This issue includes some very interesting content on how AI is used for voice and speech synthesis as well as closed captioning. These are areas where AI has already proved to provide efficiencies in workflows, and I am sure there are many things to gain from these experiences. Live news and sports production offer unique challenges when deploying AI systems. You will learn much more as you read through this interesting set of articles.

    At its best, AI has great potential to maximize efficiencies. You could say that the SMPTE home office is deploying our version of AI, although not as sophisticated as these media systems. By using data analytics across our various programs, we are searching for trends and relationships between data. Our systems are not yet fully automated, but when they are, we, too, will use AI to improve our membership services.

    Here again, new technology is being deployed in the media technology space where SMPTE can play a defining role in encouraging interoperability. If you are interested in learning more, read this issue and look to participate in the task force. We look forward to supporting more interoperability using AI well into the future.

    Tag(s): AI , Featured , News

    Barbara Lange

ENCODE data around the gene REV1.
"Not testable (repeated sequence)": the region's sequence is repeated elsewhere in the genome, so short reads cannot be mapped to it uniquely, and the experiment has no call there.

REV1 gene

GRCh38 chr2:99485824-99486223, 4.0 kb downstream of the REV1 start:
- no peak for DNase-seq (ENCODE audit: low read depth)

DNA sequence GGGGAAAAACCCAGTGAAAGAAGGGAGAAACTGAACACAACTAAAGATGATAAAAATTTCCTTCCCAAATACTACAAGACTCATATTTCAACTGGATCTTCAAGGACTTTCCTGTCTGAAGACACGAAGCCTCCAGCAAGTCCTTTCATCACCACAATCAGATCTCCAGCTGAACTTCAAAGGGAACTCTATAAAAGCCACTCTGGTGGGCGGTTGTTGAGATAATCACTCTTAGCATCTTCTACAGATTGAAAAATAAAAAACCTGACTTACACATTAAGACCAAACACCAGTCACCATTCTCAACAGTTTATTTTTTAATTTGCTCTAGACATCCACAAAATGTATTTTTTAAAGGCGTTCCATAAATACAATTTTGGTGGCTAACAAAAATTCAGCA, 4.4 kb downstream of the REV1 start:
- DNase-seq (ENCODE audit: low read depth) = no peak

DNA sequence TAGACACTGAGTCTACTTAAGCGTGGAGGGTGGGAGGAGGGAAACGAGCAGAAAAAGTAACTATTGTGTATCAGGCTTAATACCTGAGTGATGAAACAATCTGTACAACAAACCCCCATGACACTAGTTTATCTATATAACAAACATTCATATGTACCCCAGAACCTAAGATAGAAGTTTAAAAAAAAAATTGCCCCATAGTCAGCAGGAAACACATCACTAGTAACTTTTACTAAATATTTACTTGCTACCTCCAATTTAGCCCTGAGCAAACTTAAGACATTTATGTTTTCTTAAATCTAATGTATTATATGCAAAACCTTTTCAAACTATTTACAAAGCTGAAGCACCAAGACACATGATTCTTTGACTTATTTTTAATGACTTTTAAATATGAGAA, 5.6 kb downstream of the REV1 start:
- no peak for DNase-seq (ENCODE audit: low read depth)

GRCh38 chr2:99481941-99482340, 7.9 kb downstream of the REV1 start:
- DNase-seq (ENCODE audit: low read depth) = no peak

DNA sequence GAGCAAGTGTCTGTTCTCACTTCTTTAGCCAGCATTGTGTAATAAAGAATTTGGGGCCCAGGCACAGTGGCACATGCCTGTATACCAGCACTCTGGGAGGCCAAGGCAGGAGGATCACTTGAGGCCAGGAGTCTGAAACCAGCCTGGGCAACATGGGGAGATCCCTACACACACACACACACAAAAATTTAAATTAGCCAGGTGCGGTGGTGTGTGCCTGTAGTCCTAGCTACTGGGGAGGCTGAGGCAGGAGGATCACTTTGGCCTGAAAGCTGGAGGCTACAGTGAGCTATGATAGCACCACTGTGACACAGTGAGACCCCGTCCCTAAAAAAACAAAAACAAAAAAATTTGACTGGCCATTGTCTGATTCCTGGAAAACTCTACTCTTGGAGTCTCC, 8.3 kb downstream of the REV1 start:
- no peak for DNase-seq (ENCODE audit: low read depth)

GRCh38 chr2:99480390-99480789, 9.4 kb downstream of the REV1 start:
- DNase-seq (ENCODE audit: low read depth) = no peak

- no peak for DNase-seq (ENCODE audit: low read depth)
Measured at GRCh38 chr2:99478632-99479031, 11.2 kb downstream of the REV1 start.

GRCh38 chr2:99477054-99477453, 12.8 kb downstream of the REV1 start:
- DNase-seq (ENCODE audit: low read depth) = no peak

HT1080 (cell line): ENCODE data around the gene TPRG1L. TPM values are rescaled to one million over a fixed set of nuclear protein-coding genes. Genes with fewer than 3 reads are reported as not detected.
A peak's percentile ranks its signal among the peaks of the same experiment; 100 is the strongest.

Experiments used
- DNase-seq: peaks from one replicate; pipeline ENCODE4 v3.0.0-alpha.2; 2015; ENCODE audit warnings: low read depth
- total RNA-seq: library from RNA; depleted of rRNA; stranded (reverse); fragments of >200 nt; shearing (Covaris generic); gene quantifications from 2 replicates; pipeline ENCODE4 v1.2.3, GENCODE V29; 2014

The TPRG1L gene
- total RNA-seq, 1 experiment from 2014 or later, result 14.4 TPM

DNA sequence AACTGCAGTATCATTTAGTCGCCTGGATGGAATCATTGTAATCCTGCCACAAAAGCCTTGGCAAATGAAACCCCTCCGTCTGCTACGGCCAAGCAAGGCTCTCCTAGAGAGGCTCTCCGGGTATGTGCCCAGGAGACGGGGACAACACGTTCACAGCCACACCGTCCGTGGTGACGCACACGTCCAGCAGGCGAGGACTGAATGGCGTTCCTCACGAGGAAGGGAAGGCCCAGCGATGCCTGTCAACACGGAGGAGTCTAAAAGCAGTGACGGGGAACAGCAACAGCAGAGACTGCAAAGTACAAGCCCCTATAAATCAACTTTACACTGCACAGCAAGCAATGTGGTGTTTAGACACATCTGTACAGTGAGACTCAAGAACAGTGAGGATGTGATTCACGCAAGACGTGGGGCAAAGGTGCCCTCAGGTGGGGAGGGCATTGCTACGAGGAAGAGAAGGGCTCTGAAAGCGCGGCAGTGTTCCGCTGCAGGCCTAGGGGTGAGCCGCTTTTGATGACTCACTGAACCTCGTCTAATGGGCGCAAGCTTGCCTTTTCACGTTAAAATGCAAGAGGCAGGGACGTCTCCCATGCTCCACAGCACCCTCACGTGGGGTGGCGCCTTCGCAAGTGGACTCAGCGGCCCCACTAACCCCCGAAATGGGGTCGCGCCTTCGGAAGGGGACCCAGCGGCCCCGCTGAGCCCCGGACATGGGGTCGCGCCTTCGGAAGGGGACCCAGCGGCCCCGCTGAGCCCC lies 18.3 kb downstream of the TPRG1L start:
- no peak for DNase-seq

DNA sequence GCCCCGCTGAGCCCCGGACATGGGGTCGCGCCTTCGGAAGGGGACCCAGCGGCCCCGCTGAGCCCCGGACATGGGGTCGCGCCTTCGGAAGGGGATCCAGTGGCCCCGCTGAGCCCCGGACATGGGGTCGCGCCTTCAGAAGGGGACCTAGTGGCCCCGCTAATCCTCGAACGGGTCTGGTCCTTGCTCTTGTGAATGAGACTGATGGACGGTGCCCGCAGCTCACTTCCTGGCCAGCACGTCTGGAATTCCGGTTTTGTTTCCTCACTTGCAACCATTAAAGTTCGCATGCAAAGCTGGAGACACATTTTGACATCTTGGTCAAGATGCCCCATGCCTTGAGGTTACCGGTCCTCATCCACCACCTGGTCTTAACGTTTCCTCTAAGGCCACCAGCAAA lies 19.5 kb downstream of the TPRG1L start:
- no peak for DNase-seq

Barbara Lange joined SMPTE as Executive Director in January 2010.   Founded in 1916, SMPTE is the global professional association that supports the technical framework and professional community which makes quality motion imaging available to consumers in a variety of media formats.  Ms. Lange’s portfolio includes executing on the SMPTE Board of Governors’ strategic vision and to ensure the Society’s continued relevance in an ever-evolving media ecosystem.  Under Ms. Lange’s leadership, membership has grown by more than 30% globally, more than 200 leading-edge industry standards have been published -- including industry game-changers such as Interoperable Master Format (IMF), High Dynamic Range (HDR), and Video Over IP -- and the Society has educated thousands of professionals on critical technical topics.  Today, Ms. Lange’s focus is implementing a 3-year strategic business plan that will further SMPTE’s visibility and relevance with an emphasis on attracting a younger and more diverse membership demographic.  In 2015, Ms. Lange led the acquisition of the Hollywood Professional Association (HPA), a leading trade association focused on the application of technology in the creation, distribution and consumption of professional media content; she now also serves as HPA Executive Director.  Ms. Lange holds a BA in Chemistry and German from Washington and Jefferson College, and completed the Executive Development Program at the Kellogg School of Management at Northwestern University.  Prior to joining SMPTE she held executive roles in scholarly publishing at highly respected organizations including Springer-Verlag and the Institute of Electrical and Electronics Engineers (IEEE). Ms. Lange has been recognized by IEEE, Washington & Jefferson College, and honored with TVNewscheck’s 2020 Women in Technology Award for her role in “making a difference in the media industry”.